Indiana University Kokomo

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KOKOMO, Ind. — Kristen Snoddy knows both sides of the story.Wild Bison in Yellowstone National ParkWild Bison in Yellowstone National Park

After talking with Montana rancher Druska Kinkie, she learned how her family’s livelihood is impacted by the wildlife from the nearby Yellowstone National Park. She felt pulled to agree with Kinkie, and others, who want the park services to limit roaming animals to protect their cattle herds.

But then Snoddy witnessed the bison, elk, and wolves wandering free in the majestic setting of the park, and talked to the rangers and environmentalists who fight to protect those animals. She then was drawn to that side of the conflict.

This experience showed her how easy it can be to learn a little about an issue, and form an opinion. Snoddy, a senior lecturer in English at Indiana University Kokomo, plans to challenge her students to become more informed, engaged citizens, who can think critically, consider both sides of an issue, and research intensely before forming an opinion.

“I want to help students understand that you can’t just quickly jump to a conclusion,” Snoddy said. “You have to consider multiple points of view, not just those that agree with yours. Sometimes you learn more from thoughtful consideration of views you disagree with.”

Snoddy and Todd Bradley, associate professor of political science, spent part of their summer learning about politics and conflict resolution in the awe-inspiring setting of the Yellowstone National Park, as part of the “Politics and the Yellowstone Ecosystem,” conference sponsored by the American Democracy Project and the American Association of State Colleges and Universities (AASCU).

Yellowstone, the first national park, is home to hundreds of species of animals, including the oldest and largest public bison herd in the United States, and is a tourist destination for outdoor sportsmen. The livestock and land use have been a source of conflict through the years, with controversy about ownership and use of the land by timber, mining, oil, and gas producers, developers, farmers, ranchers, hunters, business owners, recreational users, and environmentalists. Those attending the conference saw the animals in person at Hayden Valley, the best place to view wildlife in Yellowstone Park, and toured ranches impacted by the area wildlife.

Bradley, who researches and teaches conflict resolution, was interested in how the issues affect both sides of the park conflicts, and how those with different views have worked together to create solutions. For example, national park service leaders have worked to release more wolves back into the park, which has driven more elk onto local ranchers’ lands. The elk can carry diseases to the cattle, impacting their ability to sell their animals and meat.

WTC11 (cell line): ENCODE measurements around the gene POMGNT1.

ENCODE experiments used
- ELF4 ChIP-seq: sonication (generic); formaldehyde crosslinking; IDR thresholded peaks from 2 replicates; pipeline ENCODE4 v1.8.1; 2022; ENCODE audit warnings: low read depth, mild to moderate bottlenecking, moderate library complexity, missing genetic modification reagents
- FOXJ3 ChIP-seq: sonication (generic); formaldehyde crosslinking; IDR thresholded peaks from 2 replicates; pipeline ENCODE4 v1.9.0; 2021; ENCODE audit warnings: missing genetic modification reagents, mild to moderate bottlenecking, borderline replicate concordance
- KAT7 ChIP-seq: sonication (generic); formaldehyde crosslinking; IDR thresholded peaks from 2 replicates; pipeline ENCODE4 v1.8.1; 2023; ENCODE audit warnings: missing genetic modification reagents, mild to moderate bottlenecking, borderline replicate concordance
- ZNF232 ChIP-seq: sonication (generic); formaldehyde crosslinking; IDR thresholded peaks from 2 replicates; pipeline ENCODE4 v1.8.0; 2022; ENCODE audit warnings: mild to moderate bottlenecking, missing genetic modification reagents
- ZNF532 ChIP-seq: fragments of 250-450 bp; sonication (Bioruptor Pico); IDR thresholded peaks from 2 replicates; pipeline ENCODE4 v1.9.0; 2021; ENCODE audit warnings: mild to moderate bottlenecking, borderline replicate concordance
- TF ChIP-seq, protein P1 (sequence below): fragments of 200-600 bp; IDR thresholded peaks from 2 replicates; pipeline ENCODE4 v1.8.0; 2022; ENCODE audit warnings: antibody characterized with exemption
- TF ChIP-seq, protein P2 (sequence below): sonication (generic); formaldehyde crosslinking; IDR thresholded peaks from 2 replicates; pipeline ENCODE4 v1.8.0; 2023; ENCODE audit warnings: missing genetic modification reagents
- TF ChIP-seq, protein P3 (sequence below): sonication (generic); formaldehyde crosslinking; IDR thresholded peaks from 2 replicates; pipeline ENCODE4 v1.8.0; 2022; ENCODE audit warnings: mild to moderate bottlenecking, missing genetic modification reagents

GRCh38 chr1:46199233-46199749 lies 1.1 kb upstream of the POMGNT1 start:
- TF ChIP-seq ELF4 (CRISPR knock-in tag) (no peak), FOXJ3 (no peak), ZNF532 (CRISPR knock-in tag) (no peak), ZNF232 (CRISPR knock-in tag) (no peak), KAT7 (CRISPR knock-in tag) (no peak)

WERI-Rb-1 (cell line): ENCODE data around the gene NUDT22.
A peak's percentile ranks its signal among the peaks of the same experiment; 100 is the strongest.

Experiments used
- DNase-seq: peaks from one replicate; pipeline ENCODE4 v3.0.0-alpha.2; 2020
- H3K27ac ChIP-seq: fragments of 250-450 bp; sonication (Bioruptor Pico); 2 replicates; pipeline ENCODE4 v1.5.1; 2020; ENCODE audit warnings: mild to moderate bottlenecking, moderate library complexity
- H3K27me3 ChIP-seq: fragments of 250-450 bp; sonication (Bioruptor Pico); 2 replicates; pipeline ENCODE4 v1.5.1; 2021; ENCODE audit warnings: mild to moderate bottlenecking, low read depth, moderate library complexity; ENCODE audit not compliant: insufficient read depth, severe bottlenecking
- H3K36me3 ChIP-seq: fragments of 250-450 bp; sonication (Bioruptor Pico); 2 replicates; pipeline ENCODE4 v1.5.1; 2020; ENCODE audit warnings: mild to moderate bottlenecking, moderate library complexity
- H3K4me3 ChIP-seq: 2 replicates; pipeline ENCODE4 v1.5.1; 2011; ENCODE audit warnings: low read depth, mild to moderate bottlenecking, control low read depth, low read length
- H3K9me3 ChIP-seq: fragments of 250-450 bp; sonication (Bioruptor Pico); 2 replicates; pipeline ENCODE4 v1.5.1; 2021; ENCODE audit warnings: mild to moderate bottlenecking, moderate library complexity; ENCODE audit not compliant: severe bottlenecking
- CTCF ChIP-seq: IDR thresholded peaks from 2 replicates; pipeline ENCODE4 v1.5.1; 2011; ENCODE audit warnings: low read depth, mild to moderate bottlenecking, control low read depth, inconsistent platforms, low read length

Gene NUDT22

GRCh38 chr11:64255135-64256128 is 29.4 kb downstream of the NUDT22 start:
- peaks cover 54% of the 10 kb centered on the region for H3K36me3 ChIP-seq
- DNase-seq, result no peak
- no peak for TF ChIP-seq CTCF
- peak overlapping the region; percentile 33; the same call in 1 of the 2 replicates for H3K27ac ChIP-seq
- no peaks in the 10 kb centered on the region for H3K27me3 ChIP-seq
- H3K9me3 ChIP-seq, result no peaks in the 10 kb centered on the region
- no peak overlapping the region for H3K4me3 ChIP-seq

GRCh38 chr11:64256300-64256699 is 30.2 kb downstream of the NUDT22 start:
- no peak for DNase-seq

In many cases, it is not possible to find a solution that both sides agree with 100 percent, so these case studies provide good examples of compromise he can share with his students.

“We had in-depth discussions about how to resolve conflict, especially in the long term,” he said. “It’s impossible to have all sides completely happy, but you can give a little and take a little, and work out an agreement everybody can accept.”

He plans to use what he saw and learned as examples of how the democratic process works, in his Model United Nations and government classes.

“Democracies are messy, and must be as inclusive as possible,” Bradley said. “My students will benefit by knowing that issues that appear to be simple are often more complex when we peel back the layers, especially in a democracy. My being in the park provided an opportunity to hear first-hand accounts, as opposed to what I may have learned in books, on television, or on the internet, which makes the experience all that more interesting and alive.”

Indiana University Kokomo serves north central Indiana.

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KOKOMO, Ind. — It might be too early to talk about NAIA national championships or KIAC league titles, but after the IU Kokomo women's volleyball team swept Rochester College in a doubleheader to christen the new Cougar Gym, expectations for the team took a step up. Playing in front of a packed house, the Cougars played the maximum 10 games over the course of two matches to start the season 2-0.